A quote from the other link is cut and pasted below - the charts are really clear and useful if you read the article.
"The top 10 percent of Ivy League grads are earning $200,000 or more ten years after starting school. The top earners of other schools, on the other hand, are making just a hair under $70,000."
I think the data is a bit misleading. The kids with enough aptitude to get into Ivy league and can afford it are already above average and will be making higher incomes compared to the average kid in a community college. This alone skews the data. A doctor out of Yale will make the exact same income as a doctor out of a state school.
Yah, no. Top residencies are real competitive...they all pay low but finishing your residency at Hopkins is more remunerative than finishing your residency at U of Maryland across town. And UMD has a very solid rep.
nigel_ht
Posts: 1188
Joined: Tue Jan 01, 2019 10:14 am

Re: Should We Ever Save for Children's College?

Post by nigel_ht »

EnjoyIt wrote: Mon Oct 19, 2020 11:42 am
oldfort wrote: Mon Oct 19, 2020 11:23 am
smitcat wrote: Mon Oct 19, 2020 10:58 am
stoptothink wrote: Mon Oct 19, 2020 10:37 am
TomatoTomahto wrote: Mon Oct 19, 2020 10:02 am
I don't have stats on this, but it is my impression that BHs have a higher percentage of acceptances to HYPMS and similar schools than the national average. I don't entirely ascribe this to the intelligence level, but also the hard work that often results in an acceptance.

My kids went to a private school that was academically selective. It also had a very generous need based scholarship program, which made for a diverse student body. 20% attended HYPMS and other similar schools (Caltech, other Ivies, etc) (more might have been admitted, but I only know where they matriculated). As a parent at that school for 9 years, I had a pretty good idea who worked hard and who didn't. The kids were mostly very intelligent, and the exceptions to that were widely known. Of those kids, only one was accepted to an Ivy who probably was accepted because of his family's money (I wasn't in the AO meeting, obviously, but he didn't seem like a serious student). My kids went to schools that were a fit for them (the hardworking one to Yale, the other one to a selective but not HYPMS caliber school).

For the most part, HYPMS get their acceptances right. When my son attended, he did find a cohort of "kids with their names on buildings" who I do not think brought up the academic level at the school, but they didn't drag the classes down either. For the most part, other students ignored them or pitied them -- they for sure did not aspire to be like them.

Here's an anecdote I've told before, but I think is instructive. In high school, my hard-working student hung out with kids who were among the HYPMS-bound crowd; my other son didn't. At Yale, most of my son's friends were getting a combined Master's/Bachelor's in their 4 years, to the point that I thought that's what was "normal" for college. It wasn't until graduation that I realized (based on the robes) that the combined degree students made up 2% or so of the undergraduates; birds of a feather DO flock together. It's also the case that these kids weren't hanging out together because they were all CS students, or Physics, or whatever; their majors were spread across the spectrum, but they liked to hang with kids who took school very seriously.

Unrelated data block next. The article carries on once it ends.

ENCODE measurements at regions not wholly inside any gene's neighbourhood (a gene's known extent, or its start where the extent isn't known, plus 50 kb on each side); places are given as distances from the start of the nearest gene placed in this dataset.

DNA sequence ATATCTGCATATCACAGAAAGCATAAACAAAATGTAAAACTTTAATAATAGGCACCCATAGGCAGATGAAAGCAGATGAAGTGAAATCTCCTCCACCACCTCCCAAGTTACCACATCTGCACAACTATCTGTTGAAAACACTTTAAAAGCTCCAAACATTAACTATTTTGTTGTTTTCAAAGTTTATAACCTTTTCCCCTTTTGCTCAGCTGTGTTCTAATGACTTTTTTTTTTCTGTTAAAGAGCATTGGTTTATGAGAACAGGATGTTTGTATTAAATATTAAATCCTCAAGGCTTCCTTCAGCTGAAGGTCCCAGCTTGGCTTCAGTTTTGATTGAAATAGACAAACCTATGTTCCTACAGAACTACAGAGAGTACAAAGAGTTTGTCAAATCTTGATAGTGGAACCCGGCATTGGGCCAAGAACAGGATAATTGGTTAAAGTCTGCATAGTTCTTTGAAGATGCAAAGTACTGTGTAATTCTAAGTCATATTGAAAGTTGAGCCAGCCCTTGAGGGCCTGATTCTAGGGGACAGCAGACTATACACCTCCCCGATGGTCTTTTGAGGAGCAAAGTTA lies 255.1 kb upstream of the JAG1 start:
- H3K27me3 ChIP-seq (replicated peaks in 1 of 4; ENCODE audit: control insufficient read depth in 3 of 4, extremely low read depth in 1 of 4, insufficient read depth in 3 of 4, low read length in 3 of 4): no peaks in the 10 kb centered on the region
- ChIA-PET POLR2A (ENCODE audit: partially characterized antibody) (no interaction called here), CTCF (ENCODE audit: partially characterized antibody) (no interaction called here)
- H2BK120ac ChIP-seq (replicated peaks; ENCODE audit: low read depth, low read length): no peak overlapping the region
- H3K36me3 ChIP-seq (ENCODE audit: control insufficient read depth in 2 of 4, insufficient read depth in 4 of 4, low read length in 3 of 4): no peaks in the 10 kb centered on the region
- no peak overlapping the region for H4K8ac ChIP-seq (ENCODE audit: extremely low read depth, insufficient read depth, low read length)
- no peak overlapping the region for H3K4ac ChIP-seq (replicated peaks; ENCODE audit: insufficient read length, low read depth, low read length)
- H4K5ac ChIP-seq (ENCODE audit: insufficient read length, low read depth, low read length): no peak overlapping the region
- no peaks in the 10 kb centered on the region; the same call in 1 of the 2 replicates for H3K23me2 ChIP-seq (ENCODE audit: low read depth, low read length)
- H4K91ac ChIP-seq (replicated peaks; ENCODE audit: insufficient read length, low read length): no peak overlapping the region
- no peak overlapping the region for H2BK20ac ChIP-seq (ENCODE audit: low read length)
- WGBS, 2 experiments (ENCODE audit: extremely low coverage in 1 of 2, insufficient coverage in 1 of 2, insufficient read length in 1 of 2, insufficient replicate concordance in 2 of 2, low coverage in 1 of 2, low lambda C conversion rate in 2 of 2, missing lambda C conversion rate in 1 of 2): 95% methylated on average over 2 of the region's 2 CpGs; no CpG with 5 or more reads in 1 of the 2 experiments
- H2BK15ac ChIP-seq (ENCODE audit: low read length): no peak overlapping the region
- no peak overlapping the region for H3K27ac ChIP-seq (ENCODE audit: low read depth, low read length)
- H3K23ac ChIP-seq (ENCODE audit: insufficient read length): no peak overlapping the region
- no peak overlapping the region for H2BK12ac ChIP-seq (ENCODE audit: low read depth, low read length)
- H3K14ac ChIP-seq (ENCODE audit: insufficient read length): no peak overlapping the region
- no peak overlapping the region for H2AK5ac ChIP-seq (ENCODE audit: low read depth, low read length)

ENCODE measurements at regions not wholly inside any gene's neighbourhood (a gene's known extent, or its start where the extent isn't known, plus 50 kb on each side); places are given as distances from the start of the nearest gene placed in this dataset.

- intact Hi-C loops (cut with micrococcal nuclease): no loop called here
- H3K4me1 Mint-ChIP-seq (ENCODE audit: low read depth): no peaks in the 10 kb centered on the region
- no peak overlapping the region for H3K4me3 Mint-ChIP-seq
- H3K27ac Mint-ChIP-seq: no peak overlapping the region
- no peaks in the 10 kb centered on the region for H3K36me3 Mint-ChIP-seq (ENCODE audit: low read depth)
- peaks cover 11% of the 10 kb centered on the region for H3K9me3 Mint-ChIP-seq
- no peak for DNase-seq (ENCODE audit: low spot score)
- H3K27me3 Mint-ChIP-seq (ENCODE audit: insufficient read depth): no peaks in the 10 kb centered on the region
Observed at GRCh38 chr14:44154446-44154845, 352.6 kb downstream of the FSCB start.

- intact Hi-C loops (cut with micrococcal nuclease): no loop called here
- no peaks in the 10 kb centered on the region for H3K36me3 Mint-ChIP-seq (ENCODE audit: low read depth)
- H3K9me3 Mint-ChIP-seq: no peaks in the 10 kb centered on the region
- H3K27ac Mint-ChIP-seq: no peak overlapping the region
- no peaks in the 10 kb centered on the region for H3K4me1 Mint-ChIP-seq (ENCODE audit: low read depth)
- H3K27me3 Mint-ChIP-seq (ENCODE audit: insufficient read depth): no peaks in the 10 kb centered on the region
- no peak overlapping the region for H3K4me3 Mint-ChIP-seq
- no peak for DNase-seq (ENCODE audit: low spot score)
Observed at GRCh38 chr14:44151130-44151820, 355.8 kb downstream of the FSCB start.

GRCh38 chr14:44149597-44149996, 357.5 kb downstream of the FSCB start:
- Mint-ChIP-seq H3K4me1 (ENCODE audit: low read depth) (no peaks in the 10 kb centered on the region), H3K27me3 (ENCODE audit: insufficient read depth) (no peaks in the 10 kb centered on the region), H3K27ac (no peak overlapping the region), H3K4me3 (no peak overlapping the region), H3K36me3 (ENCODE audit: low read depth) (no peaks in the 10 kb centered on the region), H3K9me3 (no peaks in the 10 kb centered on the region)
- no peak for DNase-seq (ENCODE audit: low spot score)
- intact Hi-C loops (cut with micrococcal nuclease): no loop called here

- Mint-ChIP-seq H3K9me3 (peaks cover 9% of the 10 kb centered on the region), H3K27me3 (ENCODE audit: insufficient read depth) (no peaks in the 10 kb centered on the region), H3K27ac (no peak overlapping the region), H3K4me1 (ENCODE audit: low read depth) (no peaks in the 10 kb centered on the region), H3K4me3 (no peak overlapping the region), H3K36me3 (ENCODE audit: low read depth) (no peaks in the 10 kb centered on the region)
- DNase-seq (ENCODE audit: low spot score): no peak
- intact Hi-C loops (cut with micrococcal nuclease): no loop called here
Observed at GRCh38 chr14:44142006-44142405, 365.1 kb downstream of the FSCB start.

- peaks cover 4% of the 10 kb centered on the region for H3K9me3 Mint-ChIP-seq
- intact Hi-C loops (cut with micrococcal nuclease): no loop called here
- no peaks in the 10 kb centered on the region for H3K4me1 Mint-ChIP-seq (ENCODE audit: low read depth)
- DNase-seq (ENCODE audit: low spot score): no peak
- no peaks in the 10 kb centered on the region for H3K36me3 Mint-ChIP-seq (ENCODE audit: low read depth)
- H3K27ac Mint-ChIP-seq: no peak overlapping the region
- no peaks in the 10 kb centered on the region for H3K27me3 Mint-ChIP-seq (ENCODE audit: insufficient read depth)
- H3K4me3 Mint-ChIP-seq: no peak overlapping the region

There are hard-working and very intelligent students who do not get accepted to HYPMS, but I think it is misleading to look at the 3% acceptance stats.

Re silver bullet, absolutely! ROI is off the charts.
Let's not make generalizations. ROI appears to be off the charts for your son, but the data does not necessarily paint that picture (in general). Of the HYPMS grads in my life, almost to the one you could say differently (but my anecdote is no more relevant than yours). Would I find a way if my kid was admitted? Probably.
FWIW - average salaries appear to be much higher according to this article....
https://www.washingtonpost.com/news/won ... e-schools/
According to this, the median income of a Yale graduates at 34 is $76k with higher income for men and lower income for women. Is this above the average state school? definitely. Is earning $76k at 34 an off the charts income? Not really

https://www.nytimes.com/interactive/pro ... university
Is $76k a year income worth paying $75k/yr for 4 years of education? Absolutely not.
But the potential to make substantially more is also there.